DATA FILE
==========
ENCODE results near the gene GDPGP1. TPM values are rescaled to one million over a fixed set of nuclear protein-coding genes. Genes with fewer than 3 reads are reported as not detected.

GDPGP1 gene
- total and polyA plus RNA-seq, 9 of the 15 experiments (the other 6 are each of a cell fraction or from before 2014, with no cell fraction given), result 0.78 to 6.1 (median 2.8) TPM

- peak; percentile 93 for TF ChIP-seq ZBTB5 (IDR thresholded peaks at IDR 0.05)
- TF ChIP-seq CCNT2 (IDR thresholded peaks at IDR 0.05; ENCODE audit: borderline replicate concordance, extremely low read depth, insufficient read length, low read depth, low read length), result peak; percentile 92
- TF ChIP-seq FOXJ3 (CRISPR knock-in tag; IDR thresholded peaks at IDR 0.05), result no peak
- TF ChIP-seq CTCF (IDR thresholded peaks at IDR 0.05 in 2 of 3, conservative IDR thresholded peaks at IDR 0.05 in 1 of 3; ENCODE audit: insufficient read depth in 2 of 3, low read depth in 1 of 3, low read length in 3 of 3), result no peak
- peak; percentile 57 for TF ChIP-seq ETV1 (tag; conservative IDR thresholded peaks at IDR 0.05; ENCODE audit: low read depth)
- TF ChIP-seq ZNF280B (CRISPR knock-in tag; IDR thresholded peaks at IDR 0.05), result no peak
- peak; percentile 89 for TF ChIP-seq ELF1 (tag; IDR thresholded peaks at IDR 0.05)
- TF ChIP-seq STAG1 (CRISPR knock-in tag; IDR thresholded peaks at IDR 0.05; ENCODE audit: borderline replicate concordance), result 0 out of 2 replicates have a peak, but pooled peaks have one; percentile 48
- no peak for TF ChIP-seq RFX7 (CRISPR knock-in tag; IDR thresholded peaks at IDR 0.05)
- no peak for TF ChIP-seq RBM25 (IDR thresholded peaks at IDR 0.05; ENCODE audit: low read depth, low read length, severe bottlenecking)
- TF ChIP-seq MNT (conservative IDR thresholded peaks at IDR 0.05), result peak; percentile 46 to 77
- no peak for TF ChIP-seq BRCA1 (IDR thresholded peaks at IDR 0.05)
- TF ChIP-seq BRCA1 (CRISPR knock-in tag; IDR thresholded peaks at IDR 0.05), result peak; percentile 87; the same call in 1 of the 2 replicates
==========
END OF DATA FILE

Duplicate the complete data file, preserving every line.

ENCODE results near the gene GDPGP1. TPM values are rescaled to one million over a fixed set of nuclear protein-coding genes. Genes with fewer than 3 reads are reported as not detected.

GDPGP1 gene
- total and polyA plus RNA-seq, 9 of the 15 experiments (the other 6 are each of a cell fraction or from before 2014, with no cell fraction given), result 0.78 to 6.1 (median 2.8) TPM

- peak; percentile 93 for TF ChIP-seq ZBTB5 (IDR thresholded peaks at IDR 0.05)
- TF ChIP-seq CCNT2 (IDR thresholded peaks at IDR 0.05; ENCODE audit: borderline replicate concordance, extremely low read depth, insufficient read length, low read depth, low read length), result peak; percentile 92
- TF ChIP-seq FOXJ3 (CRISPR knock-in tag; IDR thresholded peaks at IDR 0.05), result no peak
- TF ChIP-seq CTCF (IDR thresholded peaks at IDR 0.05 in 2 of 3, conservative IDR thresholded peaks at IDR 0.05 in 1 of 3; ENCODE audit: insufficient read depth in 2 of 3, low read depth in 1 of 3, low read length in 3 of 3), result no peak
- peak; percentile 57 for TF ChIP-seq ETV1 (tag; conservative IDR thresholded peaks at IDR 0.05; ENCODE audit: low read depth)
- TF ChIP-seq ZNF280B (CRISPR knock-in tag; IDR thresholded peaks at IDR 0.05), result no peak
- peak; percentile 89 for TF ChIP-seq ELF1 (tag; IDR thresholded peaks at IDR 0.05)
- TF ChIP-seq STAG1 (CRISPR knock-in tag; IDR thresholded peaks at IDR 0.05; ENCODE audit: borderline replicate concordance), result 0 out of 2 replicates have a peak, but pooled peaks have one; percentile 48
- no peak for TF ChIP-seq RFX7 (CRISPR knock-in tag; IDR thresholded peaks at IDR 0.05)
- no peak for TF ChIP-seq RBM25 (IDR thresholded peaks at IDR 0.05; ENCODE audit: low read depth, low read length, severe bottlenecking)
- TF ChIP-seq MNT (conservative IDR thresholded peaks at IDR 0.05), result peak; percentile 46 to 77
- no peak for TF ChIP-seq BRCA1 (IDR thresholded peaks at IDR 0.05)
- TF ChIP-seq BRCA1 (CRISPR knock-in tag; IDR thresholded peaks at IDR 0.05), result peak; percentile 87; the same call in 1 of the 2 replicates